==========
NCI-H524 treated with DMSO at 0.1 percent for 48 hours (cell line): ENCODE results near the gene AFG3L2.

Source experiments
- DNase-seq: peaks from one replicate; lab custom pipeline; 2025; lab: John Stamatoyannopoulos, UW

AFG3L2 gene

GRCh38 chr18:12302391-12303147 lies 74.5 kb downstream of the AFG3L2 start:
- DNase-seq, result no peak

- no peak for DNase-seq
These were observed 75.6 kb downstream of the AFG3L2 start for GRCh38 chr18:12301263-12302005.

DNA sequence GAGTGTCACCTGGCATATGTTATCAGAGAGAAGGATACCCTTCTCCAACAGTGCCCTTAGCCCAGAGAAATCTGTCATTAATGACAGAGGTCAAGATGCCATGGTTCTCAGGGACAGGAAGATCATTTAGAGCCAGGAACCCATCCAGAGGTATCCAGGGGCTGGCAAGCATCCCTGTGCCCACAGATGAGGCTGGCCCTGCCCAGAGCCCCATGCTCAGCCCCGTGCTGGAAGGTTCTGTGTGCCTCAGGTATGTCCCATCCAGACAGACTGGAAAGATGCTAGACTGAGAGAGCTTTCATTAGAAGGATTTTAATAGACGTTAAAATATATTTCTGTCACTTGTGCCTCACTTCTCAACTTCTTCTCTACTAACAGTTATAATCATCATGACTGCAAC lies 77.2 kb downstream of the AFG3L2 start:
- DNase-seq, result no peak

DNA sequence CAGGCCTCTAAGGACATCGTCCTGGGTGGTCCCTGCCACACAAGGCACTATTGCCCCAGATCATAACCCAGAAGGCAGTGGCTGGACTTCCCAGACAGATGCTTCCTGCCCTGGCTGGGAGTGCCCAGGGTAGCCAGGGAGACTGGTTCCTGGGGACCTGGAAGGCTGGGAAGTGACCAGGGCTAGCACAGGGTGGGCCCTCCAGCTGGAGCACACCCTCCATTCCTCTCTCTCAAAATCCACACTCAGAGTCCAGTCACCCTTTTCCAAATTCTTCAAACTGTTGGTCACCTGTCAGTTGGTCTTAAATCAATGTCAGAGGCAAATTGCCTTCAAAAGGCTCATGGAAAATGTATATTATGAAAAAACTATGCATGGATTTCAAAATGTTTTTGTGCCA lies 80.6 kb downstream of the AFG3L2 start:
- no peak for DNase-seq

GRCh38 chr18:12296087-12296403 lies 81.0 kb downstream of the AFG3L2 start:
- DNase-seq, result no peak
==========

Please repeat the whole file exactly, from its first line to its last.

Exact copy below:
NCI-H524 treated with DMSO at 0.1 percent for 48 hours (cell line): ENCODE results near the gene AFG3L2.

Source experiments
- DNase-seq: peaks from one replicate; lab custom pipeline; 2025; lab: John Stamatoyannopoulos, UW

AFG3L2 gene

GRCh38 chr18:12302391-12303147 lies 74.5 kb downstream of the AFG3L2 start:
- DNase-seq, result no peak

- no peak for DNase-seq
These were observed 75.6 kb downstream of the AFG3L2 start for GRCh38 chr18:12301263-12302005.

DNA sequence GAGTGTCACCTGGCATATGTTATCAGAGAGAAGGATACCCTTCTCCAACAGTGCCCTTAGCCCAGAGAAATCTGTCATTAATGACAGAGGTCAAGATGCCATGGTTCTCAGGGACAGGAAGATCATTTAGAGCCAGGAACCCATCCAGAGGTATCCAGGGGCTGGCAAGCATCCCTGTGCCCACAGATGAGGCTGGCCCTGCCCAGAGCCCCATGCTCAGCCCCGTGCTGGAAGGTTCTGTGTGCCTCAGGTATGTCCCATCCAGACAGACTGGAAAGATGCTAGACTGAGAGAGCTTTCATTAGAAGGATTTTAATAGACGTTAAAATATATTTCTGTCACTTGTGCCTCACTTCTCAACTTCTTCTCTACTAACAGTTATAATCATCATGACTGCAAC lies 77.2 kb downstream of the AFG3L2 start:
- DNase-seq, result no peak

DNA sequence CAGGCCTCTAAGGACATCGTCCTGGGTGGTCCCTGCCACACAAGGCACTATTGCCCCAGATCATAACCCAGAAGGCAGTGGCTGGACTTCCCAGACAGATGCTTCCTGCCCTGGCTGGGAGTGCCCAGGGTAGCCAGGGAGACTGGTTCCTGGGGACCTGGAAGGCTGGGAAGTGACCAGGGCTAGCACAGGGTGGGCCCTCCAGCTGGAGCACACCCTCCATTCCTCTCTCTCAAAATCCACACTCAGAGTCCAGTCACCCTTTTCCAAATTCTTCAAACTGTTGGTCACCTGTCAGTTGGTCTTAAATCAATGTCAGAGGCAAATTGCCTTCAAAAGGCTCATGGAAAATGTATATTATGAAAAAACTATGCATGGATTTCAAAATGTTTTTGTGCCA lies 80.6 kb downstream of the AFG3L2 start:
- no peak for DNase-seq

GRCh38 chr18:12296087-12296403 lies 81.0 kb downstream of the AFG3L2 start:
- DNase-seq, result no peak